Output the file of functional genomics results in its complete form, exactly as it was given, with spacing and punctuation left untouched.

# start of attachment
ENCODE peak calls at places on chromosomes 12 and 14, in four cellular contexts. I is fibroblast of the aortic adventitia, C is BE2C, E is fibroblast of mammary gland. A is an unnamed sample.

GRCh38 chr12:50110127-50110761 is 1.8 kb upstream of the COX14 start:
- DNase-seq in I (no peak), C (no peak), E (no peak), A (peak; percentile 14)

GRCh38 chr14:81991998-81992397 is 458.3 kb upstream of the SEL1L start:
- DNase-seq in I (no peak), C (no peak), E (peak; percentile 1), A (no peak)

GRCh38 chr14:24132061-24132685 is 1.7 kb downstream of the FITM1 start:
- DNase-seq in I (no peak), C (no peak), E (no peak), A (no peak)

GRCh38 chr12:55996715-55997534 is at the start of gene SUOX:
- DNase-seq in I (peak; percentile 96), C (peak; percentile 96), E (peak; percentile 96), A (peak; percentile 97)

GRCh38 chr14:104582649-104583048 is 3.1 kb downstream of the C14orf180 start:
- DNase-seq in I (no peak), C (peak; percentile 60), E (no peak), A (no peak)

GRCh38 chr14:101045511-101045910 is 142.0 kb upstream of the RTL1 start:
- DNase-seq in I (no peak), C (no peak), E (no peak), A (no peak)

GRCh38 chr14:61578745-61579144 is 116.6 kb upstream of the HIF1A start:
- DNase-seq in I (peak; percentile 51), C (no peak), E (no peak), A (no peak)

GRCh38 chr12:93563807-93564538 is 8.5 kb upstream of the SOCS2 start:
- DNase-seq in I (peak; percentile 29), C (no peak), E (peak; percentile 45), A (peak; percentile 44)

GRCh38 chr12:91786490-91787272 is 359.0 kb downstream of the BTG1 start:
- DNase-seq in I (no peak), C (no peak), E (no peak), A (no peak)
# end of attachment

ENCODE peak calls at places on chromosomes 12 and 14, in four cellular contexts. I is fibroblast of the aortic adventitia, C is BE2C, E is fibroblast of mammary gland. A is an unnamed sample.

GRCh38 chr12:50110127-50110761 is 1.8 kb upstream of the COX14 start:
- DNase-seq in I (no peak), C (no peak), E (no peak), A (peak; percentile 14)

GRCh38 chr14:81991998-81992397 is 458.3 kb upstream of the SEL1L start:
- DNase-seq in I (no peak), C (no peak), E (peak; percentile 1), A (no peak)

GRCh38 chr14:24132061-24132685 is 1.7 kb downstream of the FITM1 start:
- DNase-seq in I (no peak), C (no peak), E (no peak), A (no peak)

GRCh38 chr12:55996715-55997534 is at the start of gene SUOX:
- DNase-seq in I (peak; percentile 96), C (peak; percentile 96), E (peak; percentile 96), A (peak; percentile 97)

GRCh38 chr14:104582649-104583048 is 3.1 kb downstream of the C14orf180 start:
- DNase-seq in I (no peak), C (peak; percentile 60), E (no peak), A (no peak)

GRCh38 chr14:101045511-101045910 is 142.0 kb upstream of the RTL1 start:
- DNase-seq in I (no peak), C (no peak), E (no peak), A (no peak)

GRCh38 chr14:61578745-61579144 is 116.6 kb upstream of the HIF1A start:
- DNase-seq in I (peak; percentile 51), C (no peak), E (no peak), A (no peak)

GRCh38 chr12:93563807-93564538 is 8.5 kb upstream of the SOCS2 start:
- DNase-seq in I (peak; percentile 29), C (no peak), E (peak; percentile 45), A (peak; percentile 44)

GRCh38 chr12:91786490-91787272 is 359.0 kb downstream of the BTG1 start:
- DNase-seq in I (no peak), C (no peak), E (no peak), A (no peak)